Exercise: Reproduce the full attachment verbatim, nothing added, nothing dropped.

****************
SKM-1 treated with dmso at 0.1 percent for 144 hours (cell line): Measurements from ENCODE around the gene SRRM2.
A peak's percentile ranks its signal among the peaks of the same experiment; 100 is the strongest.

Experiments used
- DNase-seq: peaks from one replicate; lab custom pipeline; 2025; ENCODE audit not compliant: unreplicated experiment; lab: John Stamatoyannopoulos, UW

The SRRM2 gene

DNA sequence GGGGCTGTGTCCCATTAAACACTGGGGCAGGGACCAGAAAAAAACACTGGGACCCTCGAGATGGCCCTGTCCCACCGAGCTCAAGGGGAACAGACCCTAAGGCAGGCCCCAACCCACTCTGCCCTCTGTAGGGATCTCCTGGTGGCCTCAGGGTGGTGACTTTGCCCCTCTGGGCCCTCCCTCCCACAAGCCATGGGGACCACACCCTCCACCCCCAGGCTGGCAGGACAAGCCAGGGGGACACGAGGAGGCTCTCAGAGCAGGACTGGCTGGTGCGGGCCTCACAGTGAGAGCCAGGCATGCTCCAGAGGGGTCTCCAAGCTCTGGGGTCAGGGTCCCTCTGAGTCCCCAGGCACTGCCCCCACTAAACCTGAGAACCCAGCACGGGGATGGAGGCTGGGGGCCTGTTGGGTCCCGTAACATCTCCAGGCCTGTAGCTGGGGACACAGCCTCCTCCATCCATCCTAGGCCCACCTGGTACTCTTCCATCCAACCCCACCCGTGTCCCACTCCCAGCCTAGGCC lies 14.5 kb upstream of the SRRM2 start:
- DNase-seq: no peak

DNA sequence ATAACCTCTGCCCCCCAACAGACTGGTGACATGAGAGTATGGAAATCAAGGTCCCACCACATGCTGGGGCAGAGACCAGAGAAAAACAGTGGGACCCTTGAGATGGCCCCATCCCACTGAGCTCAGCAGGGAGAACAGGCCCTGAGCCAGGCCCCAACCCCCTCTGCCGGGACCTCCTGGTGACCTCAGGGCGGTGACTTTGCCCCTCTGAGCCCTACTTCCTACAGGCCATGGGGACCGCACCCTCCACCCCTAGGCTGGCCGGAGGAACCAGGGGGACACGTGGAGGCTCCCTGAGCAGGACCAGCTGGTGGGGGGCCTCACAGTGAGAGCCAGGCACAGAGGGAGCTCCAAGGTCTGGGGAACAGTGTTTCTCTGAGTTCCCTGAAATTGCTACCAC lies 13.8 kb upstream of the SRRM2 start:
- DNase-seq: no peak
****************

SKM-1 treated with dmso at 0.1 percent for 144 hours (cell line): Measurements from ENCODE around the gene SRRM2.
A peak's percentile ranks its signal among the peaks of the same experiment; 100 is the strongest.

Experiments used
- DNase-seq: peaks from one replicate; lab custom pipeline; 2025; ENCODE audit not compliant: unreplicated experiment; lab: John Stamatoyannopoulos, UW

The SRRM2 gene

DNA sequence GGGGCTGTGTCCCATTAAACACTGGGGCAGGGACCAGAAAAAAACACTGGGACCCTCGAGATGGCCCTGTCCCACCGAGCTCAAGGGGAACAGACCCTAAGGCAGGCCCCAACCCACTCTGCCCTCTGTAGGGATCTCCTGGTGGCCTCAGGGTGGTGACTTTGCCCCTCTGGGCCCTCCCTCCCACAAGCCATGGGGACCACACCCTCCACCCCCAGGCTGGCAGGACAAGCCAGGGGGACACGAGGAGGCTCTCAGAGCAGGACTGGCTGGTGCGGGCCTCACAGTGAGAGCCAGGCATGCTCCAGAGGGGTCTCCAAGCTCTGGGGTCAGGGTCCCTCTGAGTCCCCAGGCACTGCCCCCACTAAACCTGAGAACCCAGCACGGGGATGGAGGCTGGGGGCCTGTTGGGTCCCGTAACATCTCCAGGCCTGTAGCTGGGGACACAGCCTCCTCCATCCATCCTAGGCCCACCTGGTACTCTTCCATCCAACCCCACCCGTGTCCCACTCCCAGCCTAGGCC lies 14.5 kb upstream of the SRRM2 start:
- DNase-seq: no peak

DNA sequence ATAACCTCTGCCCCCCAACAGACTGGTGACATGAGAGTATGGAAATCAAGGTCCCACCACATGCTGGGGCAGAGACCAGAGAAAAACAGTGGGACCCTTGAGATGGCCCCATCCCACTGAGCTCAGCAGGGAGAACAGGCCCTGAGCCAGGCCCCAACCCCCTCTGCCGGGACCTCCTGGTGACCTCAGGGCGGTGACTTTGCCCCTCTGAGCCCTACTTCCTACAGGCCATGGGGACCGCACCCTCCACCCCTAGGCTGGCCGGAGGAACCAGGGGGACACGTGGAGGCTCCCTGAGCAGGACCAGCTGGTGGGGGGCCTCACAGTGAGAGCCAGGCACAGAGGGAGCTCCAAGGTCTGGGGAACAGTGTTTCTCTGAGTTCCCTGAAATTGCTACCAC lies 13.8 kb upstream of the SRRM2 start:
- DNase-seq: no peak